An alias name provides an alternative name to an object. For example, the alias 'Jack' may point to the object with the RDN 'John Smith'. An object can have no alias or one or more aliases. Apart from providing user-friendly alternative names, aliases are also useful in providing distribution lists. For example, the alias entry 'Coffee Club' may point to all objects which are members of the Coffee Club.

Similarly, sub-trees of aliases can also be used, say in the definition of Yellow Pages (business categories) from the White Pages of a telephone directory. This offers an alternative to filtering, which can be expensive in some cases.

Naming Authorities.

A naming authority is an authority responsible for the allocation of names. Naming authorities can be countries, companies, departments etc.

According to the definition of DNs and RDNs, it is obvious that there has to be some kind of management and authority at every level of the DIT to ensure that the names assigned are unambiguous at the immediatly succeeding levels. At the corporate level, the corporation and the departments may be the naming authorities. For an isolated corporate directory, this will be sufficient.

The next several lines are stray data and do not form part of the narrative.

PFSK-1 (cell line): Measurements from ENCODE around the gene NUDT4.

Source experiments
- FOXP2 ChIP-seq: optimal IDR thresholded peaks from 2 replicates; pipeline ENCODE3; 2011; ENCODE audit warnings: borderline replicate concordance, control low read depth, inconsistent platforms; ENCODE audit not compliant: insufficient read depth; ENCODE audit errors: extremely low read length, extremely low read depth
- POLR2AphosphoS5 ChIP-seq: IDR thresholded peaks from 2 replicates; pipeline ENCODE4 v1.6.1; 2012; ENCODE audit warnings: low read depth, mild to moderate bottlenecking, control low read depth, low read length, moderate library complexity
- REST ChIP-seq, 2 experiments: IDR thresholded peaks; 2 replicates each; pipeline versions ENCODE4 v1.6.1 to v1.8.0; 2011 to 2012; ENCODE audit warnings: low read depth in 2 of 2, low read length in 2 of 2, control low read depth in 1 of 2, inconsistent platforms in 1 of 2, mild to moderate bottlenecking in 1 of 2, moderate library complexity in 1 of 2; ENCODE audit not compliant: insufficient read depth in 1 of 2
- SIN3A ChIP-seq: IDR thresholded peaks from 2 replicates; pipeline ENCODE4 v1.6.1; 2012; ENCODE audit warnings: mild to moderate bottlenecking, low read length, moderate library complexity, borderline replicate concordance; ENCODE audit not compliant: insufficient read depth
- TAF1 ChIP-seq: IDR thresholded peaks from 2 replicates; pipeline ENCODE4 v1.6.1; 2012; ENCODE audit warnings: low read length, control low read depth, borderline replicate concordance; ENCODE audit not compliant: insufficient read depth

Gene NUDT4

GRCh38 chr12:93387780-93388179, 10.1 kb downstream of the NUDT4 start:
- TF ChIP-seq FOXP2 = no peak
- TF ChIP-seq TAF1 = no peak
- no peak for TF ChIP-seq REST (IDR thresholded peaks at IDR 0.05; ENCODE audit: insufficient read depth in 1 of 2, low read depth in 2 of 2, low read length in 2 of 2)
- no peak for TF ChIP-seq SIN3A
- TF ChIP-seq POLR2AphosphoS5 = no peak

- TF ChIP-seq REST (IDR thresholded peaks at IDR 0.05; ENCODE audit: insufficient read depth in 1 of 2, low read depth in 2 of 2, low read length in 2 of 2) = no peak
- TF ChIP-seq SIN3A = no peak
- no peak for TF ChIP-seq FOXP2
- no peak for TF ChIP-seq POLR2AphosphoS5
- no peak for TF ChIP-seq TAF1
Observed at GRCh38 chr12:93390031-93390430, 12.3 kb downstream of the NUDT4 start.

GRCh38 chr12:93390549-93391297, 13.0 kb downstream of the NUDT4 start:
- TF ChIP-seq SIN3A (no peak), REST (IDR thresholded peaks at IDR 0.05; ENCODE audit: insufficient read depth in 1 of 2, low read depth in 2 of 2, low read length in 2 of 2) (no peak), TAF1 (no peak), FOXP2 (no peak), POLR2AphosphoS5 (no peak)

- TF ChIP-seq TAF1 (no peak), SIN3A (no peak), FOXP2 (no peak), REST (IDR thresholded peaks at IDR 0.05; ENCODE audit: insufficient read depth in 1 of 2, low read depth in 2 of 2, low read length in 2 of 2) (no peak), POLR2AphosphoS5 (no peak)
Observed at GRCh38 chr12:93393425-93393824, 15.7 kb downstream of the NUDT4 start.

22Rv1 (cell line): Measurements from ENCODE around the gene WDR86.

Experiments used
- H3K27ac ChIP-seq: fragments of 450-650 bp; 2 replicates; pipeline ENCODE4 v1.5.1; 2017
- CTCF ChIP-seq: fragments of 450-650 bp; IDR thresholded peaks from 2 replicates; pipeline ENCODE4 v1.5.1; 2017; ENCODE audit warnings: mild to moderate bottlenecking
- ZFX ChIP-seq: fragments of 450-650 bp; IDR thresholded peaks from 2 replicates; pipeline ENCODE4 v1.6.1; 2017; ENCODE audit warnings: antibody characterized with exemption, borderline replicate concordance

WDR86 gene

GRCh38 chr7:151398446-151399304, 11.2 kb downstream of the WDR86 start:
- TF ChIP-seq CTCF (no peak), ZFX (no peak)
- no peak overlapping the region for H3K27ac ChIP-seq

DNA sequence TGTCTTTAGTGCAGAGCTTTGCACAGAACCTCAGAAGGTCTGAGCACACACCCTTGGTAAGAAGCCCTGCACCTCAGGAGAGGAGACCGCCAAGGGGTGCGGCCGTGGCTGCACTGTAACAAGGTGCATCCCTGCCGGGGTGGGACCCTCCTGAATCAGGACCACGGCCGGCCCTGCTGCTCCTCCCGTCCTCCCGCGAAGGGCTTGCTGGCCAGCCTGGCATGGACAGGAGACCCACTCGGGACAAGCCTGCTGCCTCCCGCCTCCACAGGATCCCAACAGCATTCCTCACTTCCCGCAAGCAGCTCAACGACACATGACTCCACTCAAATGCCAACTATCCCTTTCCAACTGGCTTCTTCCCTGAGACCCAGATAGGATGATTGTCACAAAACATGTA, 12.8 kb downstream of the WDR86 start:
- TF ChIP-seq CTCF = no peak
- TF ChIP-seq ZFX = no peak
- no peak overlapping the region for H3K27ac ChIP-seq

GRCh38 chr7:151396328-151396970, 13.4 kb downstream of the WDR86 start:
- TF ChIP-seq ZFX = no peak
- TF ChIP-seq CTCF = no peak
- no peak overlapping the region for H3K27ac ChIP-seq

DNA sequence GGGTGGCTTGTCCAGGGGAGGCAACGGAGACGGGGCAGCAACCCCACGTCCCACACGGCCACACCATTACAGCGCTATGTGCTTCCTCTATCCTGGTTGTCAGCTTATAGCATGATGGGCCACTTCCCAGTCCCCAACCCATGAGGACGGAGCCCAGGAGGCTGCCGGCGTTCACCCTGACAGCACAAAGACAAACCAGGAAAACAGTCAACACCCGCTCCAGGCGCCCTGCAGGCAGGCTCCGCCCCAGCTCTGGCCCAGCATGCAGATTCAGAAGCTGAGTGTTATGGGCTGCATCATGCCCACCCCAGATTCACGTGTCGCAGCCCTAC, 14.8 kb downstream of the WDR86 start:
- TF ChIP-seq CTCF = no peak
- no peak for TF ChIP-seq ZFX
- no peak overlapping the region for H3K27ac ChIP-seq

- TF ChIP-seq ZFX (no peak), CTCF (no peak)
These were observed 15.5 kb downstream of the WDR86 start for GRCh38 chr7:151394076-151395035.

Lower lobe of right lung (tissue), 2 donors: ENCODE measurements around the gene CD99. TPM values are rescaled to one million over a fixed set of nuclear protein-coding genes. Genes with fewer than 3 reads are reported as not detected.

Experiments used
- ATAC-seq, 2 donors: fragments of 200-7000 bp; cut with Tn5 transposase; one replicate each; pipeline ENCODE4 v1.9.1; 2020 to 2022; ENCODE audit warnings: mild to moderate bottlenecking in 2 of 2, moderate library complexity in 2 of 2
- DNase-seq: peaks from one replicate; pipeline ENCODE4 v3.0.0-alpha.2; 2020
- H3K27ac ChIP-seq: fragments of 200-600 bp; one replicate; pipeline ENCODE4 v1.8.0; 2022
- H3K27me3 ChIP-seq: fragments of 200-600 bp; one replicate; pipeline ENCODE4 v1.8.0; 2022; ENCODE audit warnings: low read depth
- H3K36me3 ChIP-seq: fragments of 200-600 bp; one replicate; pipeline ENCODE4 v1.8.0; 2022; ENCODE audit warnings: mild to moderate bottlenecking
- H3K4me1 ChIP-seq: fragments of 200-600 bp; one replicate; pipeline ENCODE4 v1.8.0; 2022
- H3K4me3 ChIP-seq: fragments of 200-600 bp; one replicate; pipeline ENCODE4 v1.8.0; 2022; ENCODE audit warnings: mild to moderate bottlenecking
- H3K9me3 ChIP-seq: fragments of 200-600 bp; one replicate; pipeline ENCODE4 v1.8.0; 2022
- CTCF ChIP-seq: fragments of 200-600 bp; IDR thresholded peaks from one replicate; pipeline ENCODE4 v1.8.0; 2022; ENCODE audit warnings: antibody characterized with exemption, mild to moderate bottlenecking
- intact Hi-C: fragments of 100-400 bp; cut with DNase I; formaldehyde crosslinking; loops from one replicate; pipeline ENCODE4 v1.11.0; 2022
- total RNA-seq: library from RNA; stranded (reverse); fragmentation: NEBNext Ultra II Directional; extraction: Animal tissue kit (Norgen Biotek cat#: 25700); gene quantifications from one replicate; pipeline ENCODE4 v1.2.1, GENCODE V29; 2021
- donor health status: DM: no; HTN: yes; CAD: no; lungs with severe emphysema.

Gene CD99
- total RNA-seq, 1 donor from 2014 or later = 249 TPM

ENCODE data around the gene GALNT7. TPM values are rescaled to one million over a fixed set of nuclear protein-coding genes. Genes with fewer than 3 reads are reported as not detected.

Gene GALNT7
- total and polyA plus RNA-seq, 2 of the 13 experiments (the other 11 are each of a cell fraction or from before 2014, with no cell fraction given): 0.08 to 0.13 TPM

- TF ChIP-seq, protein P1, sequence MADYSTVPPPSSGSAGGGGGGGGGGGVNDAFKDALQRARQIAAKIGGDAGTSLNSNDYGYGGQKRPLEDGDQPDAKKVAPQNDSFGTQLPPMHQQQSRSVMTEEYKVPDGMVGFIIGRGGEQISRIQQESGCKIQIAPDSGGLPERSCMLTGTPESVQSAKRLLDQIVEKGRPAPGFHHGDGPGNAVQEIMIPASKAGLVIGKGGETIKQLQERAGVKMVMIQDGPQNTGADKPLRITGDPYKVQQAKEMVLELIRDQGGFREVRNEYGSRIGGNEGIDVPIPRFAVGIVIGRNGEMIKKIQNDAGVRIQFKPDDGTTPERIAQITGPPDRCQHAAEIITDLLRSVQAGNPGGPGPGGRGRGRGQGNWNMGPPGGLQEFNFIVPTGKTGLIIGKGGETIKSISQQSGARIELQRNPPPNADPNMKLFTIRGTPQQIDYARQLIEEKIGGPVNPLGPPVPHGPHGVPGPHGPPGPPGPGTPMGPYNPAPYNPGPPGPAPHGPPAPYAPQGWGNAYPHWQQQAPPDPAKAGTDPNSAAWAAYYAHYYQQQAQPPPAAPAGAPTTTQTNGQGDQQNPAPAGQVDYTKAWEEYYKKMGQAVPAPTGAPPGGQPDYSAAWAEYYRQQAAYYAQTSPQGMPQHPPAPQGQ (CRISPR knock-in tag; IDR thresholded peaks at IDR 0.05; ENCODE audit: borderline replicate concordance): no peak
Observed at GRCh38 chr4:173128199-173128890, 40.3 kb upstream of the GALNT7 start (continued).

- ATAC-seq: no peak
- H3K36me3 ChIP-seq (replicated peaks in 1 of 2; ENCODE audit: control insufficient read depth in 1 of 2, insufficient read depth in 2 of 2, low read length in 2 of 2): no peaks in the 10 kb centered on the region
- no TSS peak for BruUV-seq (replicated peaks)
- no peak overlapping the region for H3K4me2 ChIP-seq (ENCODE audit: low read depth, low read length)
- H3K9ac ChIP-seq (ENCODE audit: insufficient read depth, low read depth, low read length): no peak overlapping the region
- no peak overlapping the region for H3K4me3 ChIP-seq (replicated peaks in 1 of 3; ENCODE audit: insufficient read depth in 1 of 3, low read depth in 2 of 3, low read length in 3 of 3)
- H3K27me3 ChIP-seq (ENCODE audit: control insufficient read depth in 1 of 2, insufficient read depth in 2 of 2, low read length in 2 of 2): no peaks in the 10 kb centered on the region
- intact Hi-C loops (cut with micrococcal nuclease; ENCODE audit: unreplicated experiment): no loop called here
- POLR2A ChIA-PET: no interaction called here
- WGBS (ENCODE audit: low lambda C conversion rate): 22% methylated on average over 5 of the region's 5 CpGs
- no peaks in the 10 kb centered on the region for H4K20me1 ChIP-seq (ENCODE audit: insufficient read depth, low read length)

However, if the directory has to inter-connect and be accessible on a global basis, the corporation needs to register with the national (and through them, the international) naming authorities.

Various registration authorities have been defined such as ISO, Ansi etc. As the DNs are hierarchical in structure, the registration authorities are also structured in a hierarchical manner. The procedures for registering DNs have not been finalised. However, it is expected that ISO will be the top naming authority overall, followed by the naming authority from each country. For different countries, there may then be further subdivisions such as state and regional naming authorities, if deemed necessary.

For example, within the US, Ansi will act as the top-level US registration authority. Corporations will then have to register the company's RDN with Ansi, which is also likely to register location names (eg states and territories).

Within the UK, the naming authority is expected to be the British Standards Institute (BSI) and the UK companies will have to apply to the BSI to register their names.